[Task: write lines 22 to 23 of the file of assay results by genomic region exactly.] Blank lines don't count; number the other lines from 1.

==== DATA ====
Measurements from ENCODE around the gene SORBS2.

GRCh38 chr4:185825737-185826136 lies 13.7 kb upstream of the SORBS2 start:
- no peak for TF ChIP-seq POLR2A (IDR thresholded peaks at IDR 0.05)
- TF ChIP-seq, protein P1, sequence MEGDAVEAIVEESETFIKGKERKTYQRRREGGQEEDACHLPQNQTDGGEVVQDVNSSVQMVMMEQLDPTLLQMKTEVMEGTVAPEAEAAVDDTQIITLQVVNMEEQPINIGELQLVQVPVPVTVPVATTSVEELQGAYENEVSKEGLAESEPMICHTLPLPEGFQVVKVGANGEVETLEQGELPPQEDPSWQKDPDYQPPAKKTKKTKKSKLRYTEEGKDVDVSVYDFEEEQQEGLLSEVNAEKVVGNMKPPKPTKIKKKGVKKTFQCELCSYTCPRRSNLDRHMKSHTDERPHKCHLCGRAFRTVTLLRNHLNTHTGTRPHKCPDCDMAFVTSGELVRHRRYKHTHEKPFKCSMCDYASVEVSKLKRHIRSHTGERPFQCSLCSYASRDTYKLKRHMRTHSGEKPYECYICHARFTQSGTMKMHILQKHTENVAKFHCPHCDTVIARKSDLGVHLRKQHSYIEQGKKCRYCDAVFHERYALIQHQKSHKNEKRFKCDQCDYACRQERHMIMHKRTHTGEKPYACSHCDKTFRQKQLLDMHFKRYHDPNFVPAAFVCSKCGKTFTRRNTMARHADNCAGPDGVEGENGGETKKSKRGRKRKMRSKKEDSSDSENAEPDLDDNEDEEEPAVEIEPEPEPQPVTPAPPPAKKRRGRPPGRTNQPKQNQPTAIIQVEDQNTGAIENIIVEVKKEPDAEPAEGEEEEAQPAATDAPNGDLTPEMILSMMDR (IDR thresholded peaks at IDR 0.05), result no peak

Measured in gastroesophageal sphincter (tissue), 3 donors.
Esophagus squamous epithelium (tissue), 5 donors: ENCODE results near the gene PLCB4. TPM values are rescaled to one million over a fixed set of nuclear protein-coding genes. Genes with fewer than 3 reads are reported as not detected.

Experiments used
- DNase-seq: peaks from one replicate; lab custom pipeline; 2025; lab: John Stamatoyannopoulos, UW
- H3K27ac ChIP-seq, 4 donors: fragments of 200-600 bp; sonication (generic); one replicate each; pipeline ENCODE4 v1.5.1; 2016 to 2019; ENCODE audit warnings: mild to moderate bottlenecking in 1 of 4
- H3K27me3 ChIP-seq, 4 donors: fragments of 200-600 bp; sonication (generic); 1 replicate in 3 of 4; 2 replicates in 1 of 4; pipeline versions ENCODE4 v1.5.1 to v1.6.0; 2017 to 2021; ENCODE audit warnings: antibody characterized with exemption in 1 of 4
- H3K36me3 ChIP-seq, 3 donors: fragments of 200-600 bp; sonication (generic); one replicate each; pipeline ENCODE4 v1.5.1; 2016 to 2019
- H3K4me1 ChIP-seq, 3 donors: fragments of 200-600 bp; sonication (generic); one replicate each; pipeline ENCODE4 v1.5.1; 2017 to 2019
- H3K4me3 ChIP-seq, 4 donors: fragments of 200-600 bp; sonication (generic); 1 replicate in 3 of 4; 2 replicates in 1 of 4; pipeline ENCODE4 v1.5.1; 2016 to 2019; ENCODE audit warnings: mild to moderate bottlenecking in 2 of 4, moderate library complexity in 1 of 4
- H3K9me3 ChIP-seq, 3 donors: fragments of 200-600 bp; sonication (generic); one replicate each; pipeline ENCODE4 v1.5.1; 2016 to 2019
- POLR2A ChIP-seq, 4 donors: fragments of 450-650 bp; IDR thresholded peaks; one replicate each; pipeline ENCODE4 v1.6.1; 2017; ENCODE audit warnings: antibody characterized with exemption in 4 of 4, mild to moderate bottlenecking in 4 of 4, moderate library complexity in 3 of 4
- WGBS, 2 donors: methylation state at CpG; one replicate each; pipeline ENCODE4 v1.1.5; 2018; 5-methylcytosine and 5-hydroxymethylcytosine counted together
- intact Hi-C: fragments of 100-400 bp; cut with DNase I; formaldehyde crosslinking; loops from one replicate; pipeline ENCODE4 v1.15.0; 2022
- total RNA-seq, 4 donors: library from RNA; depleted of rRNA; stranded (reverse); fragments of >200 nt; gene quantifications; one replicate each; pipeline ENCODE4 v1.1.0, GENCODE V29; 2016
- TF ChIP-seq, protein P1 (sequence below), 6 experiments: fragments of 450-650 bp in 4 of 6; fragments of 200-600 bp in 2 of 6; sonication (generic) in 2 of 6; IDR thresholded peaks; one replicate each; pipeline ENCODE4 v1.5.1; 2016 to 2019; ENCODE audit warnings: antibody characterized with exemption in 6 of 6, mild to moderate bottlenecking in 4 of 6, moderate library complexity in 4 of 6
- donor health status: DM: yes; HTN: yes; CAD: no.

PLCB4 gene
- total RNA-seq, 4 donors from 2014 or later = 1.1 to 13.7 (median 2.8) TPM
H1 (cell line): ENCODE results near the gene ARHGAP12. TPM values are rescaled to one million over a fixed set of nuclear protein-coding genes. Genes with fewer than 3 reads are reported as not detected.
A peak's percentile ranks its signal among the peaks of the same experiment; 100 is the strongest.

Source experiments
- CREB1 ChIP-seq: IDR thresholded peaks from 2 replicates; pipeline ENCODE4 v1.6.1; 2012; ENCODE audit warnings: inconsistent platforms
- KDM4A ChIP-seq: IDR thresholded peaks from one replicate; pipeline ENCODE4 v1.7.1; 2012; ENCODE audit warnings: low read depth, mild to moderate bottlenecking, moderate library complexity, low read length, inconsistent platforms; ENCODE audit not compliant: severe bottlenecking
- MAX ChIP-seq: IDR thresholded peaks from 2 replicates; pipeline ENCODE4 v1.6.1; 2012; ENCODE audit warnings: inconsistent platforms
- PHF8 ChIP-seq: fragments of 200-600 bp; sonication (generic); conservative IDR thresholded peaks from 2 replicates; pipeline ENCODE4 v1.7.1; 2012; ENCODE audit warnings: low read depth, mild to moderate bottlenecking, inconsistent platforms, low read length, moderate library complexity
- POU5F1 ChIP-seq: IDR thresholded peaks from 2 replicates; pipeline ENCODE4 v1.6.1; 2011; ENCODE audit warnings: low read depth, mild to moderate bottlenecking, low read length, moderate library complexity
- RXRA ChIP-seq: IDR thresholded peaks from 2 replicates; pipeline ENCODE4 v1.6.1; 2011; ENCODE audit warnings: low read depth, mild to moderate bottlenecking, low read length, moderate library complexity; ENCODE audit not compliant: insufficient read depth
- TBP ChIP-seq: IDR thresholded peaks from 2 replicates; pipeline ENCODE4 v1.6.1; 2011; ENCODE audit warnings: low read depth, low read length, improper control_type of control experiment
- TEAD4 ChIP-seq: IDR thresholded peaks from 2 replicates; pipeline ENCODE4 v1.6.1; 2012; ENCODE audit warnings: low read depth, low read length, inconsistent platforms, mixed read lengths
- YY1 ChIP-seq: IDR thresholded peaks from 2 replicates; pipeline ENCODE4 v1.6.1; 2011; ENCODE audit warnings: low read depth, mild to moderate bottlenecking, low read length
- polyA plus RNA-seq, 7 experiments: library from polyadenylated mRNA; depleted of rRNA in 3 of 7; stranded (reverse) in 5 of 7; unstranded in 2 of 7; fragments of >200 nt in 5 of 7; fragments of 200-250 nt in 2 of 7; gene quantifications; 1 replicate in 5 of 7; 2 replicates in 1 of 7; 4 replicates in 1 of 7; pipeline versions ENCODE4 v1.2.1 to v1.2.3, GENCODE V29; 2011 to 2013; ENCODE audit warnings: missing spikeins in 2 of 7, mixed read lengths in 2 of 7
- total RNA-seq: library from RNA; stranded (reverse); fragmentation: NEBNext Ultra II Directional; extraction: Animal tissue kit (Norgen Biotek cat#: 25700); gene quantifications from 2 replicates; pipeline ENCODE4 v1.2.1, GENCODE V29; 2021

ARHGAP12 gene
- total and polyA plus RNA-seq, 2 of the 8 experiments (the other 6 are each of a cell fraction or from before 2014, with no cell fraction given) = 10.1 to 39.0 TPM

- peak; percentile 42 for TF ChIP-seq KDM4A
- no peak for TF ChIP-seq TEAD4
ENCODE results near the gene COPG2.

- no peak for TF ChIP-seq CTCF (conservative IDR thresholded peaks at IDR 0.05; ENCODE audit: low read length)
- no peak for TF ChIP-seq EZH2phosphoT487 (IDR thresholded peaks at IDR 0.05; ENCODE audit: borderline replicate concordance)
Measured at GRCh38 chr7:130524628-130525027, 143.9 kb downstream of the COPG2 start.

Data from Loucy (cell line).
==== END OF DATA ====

- total RNA-seq, 4 donors from 2014 or later = 1.1 to 13.7 (median 2.8) TPM
H1 (cell line): ENCODE results near the gene ARHGAP12. TPM values are rescaled to one million over a fixed set of nuclear protein-coding genes. Genes with fewer than 3 reads are reported as not detected.